al analysis, and the very latest research, must appeal to the reader through every line. In fact, wherever the spirit of inquiry inducing mathematical precision is found to supplant the imports of theory submitted on authority, this work will doubtless find a place; while, as registering unerringly the progressive steps taken to elucidate ascertainable knowledge regarding our great luminary, the scientific explorer can tread no safer ground than that prepared by the author.
In the opening chapters the principal features attaching to our solar system are submitted in detail, and it is shown that the sun in numerous senses becomes a center, apart from the geometrical position he occupies amid our own planetary system. For the fundamental elements of calculation needed to determine the true character of the sun we are indebted to the varying positions of the planets and the measurements they afford. Remotest antiquity, and the doctrines it taught concerning the solar system, are then treated at length, and contrasted with the advances made down to our own time. A problem of the utmost importance in all astronomical deductions—the actual distance of the sun—is treated of amply in the second chapter, where its leading characteristic is pointed out as involving the indirect method of computation. This distance becomes an abiding element in any conclusions to be drawn regarding the magnitude and nature of the solar spots, besides furnishing data for all prominences projected during a solar explosion, or as limiting the measure of the solar corona when expressed in miles.
The famous transits of Venus—which, by the way, afforded formerly the most trustworthy method of obtaining scales of the solar system—are commented upon at length in Chapter III, though, as the author points out, they now possess for astronomers but a historical interest. In connecting the sun's distance with the laws governing the velocity of light, a beautiful series of reasonings ensue, until we are introduced to the methods of measurement determining the sun's mass. Eclipses, and the story of the sun's spots, are magnificently illustrated and told with an ease and beauty only betimes found associated with a rare romance. Our seasons, past and present, fall next into line for their due share of philosophical comment and mathematical calculation; while "the sun as a star" assumes the unexpected garb of a diminishing speck of light in fathomless space, to be finally lost to the finite eye. In the closing chapter, the movements of the solar system, contemplated as a unit in space, are accounted by the author "one of the most daring exploits ever performed by astronomers," and brings this transcendent Story of the Sun to a close.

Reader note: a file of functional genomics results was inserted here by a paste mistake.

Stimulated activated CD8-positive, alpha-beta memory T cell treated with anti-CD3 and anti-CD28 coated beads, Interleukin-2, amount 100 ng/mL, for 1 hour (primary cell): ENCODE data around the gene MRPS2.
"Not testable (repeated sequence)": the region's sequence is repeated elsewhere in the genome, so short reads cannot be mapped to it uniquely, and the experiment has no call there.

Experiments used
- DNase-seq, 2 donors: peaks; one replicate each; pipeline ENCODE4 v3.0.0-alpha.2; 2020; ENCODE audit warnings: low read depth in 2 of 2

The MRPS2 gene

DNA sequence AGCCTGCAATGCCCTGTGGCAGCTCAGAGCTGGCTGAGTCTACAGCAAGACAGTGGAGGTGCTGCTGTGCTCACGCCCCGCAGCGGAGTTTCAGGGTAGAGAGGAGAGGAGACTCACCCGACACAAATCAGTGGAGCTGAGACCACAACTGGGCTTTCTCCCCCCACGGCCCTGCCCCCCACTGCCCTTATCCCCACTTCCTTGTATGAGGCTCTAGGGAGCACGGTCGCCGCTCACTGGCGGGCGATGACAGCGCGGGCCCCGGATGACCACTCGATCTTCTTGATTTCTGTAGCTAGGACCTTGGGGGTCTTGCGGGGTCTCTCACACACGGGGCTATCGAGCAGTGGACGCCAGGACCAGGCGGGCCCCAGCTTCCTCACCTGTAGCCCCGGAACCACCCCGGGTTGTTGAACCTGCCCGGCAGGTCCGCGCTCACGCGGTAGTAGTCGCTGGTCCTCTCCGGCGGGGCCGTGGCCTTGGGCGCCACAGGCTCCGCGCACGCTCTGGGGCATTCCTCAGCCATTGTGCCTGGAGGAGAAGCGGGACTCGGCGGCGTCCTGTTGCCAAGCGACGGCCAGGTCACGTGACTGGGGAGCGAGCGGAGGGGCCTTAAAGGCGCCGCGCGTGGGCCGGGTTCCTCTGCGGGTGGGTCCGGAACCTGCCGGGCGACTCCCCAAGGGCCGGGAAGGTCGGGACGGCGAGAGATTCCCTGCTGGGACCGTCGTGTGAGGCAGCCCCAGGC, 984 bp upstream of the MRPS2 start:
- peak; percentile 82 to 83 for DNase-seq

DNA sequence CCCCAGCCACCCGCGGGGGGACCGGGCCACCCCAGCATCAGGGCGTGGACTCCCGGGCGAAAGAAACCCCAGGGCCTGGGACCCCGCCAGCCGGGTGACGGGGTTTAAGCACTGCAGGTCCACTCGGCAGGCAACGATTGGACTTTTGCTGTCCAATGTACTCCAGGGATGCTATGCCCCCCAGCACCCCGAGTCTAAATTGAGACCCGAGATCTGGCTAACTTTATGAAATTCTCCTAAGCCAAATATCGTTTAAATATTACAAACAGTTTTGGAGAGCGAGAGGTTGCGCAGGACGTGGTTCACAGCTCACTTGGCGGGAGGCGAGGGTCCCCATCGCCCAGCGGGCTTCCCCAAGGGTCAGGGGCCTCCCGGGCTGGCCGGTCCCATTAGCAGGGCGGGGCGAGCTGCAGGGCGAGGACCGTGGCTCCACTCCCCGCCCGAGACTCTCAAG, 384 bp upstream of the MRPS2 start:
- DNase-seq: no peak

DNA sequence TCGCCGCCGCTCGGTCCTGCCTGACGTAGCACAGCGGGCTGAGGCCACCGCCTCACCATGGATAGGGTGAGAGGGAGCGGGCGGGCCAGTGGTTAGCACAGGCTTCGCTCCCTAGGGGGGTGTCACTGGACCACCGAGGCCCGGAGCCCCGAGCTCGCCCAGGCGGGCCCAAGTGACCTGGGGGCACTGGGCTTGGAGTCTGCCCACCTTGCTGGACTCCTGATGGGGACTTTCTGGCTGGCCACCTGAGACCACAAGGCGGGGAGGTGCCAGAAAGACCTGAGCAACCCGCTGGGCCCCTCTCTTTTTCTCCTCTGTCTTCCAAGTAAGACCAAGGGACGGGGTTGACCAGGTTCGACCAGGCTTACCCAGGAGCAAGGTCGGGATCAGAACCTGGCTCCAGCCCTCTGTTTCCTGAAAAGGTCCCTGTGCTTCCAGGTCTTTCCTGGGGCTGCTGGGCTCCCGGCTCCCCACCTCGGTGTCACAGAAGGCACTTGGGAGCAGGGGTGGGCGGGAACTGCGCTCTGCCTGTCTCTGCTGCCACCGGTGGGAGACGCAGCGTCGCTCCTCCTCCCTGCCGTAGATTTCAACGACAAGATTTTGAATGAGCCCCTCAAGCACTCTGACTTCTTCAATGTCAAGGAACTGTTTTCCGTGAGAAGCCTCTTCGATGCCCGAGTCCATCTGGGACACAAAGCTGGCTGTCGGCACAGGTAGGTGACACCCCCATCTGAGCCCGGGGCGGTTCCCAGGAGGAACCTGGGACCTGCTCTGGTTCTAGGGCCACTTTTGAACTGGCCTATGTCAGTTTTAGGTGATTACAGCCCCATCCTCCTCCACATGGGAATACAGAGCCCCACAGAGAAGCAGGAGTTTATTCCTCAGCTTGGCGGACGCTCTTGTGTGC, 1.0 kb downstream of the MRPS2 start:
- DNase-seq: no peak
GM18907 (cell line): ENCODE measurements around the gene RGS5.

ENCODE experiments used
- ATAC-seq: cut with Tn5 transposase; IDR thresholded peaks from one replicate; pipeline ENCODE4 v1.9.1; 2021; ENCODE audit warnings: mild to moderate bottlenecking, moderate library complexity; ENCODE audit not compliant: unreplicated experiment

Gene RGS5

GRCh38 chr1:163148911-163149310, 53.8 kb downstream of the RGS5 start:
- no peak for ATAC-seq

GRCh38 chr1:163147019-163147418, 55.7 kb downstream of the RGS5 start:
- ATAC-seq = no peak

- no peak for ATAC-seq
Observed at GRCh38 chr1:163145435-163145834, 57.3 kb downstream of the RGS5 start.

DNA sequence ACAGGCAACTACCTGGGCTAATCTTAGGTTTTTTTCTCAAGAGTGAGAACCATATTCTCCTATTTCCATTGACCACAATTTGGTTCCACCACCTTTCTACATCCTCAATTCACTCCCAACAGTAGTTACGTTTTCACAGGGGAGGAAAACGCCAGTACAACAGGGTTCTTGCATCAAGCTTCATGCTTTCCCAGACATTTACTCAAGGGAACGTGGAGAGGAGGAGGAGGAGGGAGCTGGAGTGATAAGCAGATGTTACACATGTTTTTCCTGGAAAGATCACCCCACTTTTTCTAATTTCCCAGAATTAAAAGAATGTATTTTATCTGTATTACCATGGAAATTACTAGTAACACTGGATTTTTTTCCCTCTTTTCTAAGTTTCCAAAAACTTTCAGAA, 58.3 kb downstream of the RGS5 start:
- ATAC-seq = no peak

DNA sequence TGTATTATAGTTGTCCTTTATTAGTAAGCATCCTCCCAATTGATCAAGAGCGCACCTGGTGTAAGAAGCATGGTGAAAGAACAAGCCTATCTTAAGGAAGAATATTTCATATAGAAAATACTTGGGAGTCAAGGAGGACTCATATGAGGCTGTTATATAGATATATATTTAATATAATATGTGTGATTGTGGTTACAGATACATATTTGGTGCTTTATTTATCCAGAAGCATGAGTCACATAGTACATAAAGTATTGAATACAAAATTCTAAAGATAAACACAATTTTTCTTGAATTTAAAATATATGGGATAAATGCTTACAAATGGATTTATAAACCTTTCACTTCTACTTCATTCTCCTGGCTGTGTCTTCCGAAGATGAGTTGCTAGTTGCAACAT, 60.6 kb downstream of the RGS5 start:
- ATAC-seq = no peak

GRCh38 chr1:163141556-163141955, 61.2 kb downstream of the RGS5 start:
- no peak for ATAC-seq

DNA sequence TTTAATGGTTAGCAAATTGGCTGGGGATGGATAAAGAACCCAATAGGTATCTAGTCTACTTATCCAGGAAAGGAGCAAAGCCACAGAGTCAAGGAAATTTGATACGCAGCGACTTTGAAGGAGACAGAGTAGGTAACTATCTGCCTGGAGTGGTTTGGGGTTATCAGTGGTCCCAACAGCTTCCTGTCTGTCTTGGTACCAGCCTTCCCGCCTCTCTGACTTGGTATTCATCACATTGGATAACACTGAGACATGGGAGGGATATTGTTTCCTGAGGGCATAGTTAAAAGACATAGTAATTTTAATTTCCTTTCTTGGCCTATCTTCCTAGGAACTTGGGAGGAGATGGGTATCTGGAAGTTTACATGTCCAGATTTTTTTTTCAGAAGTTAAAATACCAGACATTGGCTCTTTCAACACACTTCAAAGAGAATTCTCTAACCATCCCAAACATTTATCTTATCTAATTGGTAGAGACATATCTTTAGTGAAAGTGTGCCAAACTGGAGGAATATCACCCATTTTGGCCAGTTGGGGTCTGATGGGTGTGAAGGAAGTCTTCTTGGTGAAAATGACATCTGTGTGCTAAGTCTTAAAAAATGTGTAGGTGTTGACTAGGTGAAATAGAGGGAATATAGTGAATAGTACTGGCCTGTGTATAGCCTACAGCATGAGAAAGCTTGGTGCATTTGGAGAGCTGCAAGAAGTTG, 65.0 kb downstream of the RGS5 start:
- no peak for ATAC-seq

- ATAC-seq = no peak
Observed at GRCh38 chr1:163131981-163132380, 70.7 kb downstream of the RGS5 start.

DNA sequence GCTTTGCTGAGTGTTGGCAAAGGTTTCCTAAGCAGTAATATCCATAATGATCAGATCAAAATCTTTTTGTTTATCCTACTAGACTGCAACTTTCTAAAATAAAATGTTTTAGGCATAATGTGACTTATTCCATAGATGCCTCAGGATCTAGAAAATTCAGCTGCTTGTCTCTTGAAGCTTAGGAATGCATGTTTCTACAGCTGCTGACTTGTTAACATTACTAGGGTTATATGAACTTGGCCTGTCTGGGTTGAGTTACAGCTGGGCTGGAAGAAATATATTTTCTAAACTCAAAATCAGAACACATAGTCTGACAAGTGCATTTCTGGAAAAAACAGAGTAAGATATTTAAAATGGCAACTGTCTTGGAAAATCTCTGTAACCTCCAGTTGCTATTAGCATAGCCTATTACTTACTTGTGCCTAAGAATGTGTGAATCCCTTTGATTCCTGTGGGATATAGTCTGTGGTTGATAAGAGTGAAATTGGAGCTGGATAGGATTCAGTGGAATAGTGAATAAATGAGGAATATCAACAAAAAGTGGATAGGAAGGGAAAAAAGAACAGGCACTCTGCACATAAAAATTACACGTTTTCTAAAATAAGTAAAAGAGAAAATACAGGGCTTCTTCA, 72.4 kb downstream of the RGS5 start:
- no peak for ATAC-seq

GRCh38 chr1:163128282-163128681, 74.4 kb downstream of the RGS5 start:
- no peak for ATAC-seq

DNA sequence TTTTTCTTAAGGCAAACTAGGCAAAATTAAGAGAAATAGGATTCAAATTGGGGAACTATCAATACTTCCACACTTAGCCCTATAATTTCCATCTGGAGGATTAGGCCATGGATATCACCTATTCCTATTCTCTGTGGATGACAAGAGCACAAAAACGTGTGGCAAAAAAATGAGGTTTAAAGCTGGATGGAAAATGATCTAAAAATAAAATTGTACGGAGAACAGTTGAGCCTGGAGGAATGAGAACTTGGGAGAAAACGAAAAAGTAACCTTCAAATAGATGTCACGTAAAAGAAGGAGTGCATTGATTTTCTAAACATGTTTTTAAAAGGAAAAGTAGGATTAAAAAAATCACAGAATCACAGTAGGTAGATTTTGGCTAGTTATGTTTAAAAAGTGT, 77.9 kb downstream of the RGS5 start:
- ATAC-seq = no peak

Factors that here and there throughout the volume break the intensity of interest excited in the reader are only momentarily dwelt upon as associated with special questions, which again, in their turn, rivet the attention. In a word, the scope of the writer's inquiry, like the boundlessness of his subject, becomes in the perusal a flood of light. In this we are lost by the hour, and our waking moments only seem to recall those breathless flights in childhood's wonderland, but, with this one and wide distinction, that our fancies only then revelled, where now, we feast on fact.
Speeches and Addresses of William McKinley. From his Election to Congress To the Present Time. New York: D. Appleton & Co. Pp. 664. With Portraits. Price, $2.
Governor McKinley is a politician of whom his most zealous opponents speak with general unqualified respect. They recognize his earnestness and sincerity, even though they may believe his views to be mistaken and mischievous. The present volume contains sixty-five of his speeches and addresses, selected from several hundred delivered in all parts of the country, by Mr. Joseph P. Smith, Librarian of the Ohio State Library, and revised by Mr. McKinley. Attention is invited by the editor to the care and ability with which Governor McKinley has discussed the tariff. All his more important speeches are collected and presented here, and probably embrace the most and strongest that can be said in favor of the doctrine of high protection. Besides, there are speeches on Gerrymandering, the Suffrage, and the Elections Bill, Labor, Pensions, the Public Schools, Civil-service Re-